Somehow, the Jets were only down 27-17 at the half, and there were signs they were getting it together. The first series in the second half stalled, but the offense didn’t look nearly as vulnerable. Then, the momentum swung in their direction the next series on a fumble deep in Baltimore territory by Ravens quarterback Joe Flacco. Freshly re-signed linebacker Aaron Maybin knocked the ball out of Flacco’s hand and it was recovered by defensive end Marcus Dixon, but the momentum promptly swung back the other way one play later. Sanchez was picked off by Baltimore cornerback Lardarius Webb, who ran all the way back for a touchdown.
After that, the game was a lost cause.
Although directly responsible for 24 of the Ravens’ points, the Jet offense was only responsible for 3 of their own 17 points. They managed to get into field goal territory in the second quarter so that Nick Folk could put up 3 points.
The offense was so bad this game that it was hard to gauge exactly how the rest of the team did. The special teams looked good in their limited time on the field. They gave up no big runbacks and Joe McKnight, one of the few bright spots in a bad game, ran a kickoff back 107 yards for a touchdown. It was the longest play in Jets history. Here's the play:
The defense is also hard to judge. They only allowed 10 points, and they did cause two fumbles. Linebacker David Harris picked off Flacco and ran it back for a touchdown, but it’s a tough call since what we saw of them was limited. There’s some lingering concern over the run defense. We didn’t see much of it, except for the fourth quarter. The Ravens, who were predicted to run all over the Jets, didn’t run for most of the game and chose to let Flacco throw, except towards the end when they were killing the clock. But even then, the Jet defense didn’t allow any more points.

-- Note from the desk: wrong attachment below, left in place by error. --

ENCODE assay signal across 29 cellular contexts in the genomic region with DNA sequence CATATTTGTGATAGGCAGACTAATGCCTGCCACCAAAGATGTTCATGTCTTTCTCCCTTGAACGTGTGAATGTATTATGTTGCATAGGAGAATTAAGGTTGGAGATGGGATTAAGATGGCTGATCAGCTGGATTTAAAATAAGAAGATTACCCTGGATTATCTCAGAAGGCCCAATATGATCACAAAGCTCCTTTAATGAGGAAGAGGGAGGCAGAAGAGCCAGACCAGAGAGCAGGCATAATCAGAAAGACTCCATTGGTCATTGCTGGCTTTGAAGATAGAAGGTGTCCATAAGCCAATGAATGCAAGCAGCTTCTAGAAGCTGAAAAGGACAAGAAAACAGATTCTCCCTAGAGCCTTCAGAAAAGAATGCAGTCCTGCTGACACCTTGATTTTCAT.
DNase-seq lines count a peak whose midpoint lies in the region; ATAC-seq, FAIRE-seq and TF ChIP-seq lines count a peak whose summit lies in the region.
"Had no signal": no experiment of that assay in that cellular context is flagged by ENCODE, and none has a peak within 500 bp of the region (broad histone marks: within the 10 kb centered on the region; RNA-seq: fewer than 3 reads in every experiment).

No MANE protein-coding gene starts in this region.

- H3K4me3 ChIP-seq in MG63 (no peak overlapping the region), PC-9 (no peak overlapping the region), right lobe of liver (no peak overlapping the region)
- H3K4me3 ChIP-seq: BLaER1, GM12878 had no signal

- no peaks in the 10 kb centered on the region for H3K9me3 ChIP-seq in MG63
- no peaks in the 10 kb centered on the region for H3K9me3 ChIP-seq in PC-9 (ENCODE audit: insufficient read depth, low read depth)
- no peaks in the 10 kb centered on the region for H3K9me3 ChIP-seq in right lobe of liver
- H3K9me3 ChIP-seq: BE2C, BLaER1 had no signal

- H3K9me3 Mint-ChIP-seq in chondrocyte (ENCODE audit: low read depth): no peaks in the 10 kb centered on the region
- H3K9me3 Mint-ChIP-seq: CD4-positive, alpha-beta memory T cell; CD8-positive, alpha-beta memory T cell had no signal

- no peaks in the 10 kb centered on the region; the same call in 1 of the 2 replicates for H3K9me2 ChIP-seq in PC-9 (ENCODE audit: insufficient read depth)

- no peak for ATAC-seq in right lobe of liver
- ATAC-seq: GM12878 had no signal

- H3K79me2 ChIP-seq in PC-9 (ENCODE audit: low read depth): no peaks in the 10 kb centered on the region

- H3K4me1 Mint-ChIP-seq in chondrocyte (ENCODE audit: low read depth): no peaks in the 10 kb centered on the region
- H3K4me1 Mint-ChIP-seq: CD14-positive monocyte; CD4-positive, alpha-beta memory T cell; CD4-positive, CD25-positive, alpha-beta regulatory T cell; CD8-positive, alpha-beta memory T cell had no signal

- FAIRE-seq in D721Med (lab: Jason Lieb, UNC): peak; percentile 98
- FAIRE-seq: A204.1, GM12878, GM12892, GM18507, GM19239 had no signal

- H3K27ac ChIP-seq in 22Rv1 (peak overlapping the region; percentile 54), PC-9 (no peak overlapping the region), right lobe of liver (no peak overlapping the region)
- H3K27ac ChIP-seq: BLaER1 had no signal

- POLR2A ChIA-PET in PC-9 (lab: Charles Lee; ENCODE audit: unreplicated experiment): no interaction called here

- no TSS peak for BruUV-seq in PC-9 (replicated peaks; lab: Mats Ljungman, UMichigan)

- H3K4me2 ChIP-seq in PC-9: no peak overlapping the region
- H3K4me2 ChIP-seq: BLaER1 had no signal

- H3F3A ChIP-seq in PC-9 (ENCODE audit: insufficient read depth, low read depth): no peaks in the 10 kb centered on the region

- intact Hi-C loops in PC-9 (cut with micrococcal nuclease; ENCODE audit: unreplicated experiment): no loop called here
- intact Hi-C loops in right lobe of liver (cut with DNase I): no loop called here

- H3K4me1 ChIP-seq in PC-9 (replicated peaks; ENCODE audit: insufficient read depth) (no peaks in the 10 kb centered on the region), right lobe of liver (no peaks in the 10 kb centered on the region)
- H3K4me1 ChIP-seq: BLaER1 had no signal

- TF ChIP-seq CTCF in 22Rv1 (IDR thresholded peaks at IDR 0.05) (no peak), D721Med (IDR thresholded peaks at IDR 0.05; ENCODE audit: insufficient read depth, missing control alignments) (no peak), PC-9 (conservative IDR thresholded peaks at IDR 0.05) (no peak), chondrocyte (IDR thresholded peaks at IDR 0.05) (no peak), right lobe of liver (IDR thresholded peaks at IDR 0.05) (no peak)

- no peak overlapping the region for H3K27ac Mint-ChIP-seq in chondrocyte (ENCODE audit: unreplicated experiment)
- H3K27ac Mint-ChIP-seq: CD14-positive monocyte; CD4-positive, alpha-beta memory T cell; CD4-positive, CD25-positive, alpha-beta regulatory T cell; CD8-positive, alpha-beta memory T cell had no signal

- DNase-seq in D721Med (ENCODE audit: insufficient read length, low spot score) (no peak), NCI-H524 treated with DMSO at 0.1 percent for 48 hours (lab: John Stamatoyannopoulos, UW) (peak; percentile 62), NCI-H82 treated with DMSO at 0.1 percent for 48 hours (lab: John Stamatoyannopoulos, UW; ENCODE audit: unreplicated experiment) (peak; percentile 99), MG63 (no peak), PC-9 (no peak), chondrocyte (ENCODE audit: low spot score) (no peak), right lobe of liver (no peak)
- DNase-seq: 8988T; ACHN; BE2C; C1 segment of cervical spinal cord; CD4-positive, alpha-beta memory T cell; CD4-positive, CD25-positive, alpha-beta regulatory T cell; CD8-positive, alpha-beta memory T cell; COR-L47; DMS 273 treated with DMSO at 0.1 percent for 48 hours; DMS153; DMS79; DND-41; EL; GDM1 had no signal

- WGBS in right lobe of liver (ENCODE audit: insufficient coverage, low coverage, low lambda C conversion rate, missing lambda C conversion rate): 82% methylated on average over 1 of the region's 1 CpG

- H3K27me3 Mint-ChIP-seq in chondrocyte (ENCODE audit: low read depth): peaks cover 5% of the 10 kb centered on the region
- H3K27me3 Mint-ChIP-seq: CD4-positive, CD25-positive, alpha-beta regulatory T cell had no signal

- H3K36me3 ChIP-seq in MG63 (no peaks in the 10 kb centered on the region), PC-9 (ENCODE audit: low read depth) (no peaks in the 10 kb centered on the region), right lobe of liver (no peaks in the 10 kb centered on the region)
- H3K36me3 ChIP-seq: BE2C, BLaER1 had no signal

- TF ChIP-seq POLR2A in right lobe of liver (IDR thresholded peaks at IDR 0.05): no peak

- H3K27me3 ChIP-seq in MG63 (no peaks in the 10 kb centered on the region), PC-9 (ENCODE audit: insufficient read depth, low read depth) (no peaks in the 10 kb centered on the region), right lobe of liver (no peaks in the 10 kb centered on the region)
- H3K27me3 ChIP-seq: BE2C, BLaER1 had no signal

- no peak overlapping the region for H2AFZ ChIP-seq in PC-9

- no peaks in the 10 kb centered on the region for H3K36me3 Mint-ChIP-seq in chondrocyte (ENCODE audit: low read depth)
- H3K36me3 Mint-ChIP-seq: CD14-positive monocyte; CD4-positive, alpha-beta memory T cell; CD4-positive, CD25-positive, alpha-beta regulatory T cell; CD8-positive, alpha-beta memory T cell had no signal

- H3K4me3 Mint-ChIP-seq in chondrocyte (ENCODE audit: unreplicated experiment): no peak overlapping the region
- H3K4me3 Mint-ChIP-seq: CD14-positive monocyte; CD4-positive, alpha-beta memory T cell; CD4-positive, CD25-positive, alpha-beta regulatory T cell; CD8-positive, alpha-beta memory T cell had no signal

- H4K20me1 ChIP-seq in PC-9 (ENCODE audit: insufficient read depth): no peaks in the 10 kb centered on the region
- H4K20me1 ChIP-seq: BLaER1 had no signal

Speaking of Flacco throwing, he's the reason the Jets were in the game at all - he was 10 for 31 with 163 yards, with a fumble and an interception. He didn't complete a pass all of the second and third quarters.
Another bright spot was previously mentioned Aaron Maybin. He was cut earlier this year, then he was re-signed this week, and made his first appearance in a Jets uniform, causing a fumble and sacking Flacco. (He already has more sacks than Vernon Gholston, by the way). Here's the sack and fumble:
Finally, and though this wasn't the reason the Jets lost, it was still irritating - the officiating in this game was really uneven. Calling for the offensive facemask? Calling holding but missing roughing the kicker? The Jets had 9 penalties for 69 yards, and they were sloppy in some places, but some of the penalties were stretches.
It’s still early and their record is a "respectable enough" 2-2, but the Jets are a Tony Romo meltdown away from being 1-3. After being exposed last night, the Jets ought to be in full crisis mode. Their first divisional game is next Sunday in New England, and it’s the Jets first “must-win” of the season.
New England’s defense isn’t anywhere near as good as Baltimore’s, and hopefully Nick Mangold will be able to play, since he’s apparently what’s held the offense together this season.
Even with Mangold, it’s going take a big game to win against the Patriots. It always does. But it’s not just about beating the Patriots next week. It’s also about beating back the doubt that’s crept in since the second half against the Raiders last week, that carried through to this Sunday and was reinforced in this game – the doubt about Sanchez being a good leader, the doubt about just how good the Jets are, and the doubt that this Jets season, unlike this last game, is not just another lost cause.Back to the New York Jets Newsfeed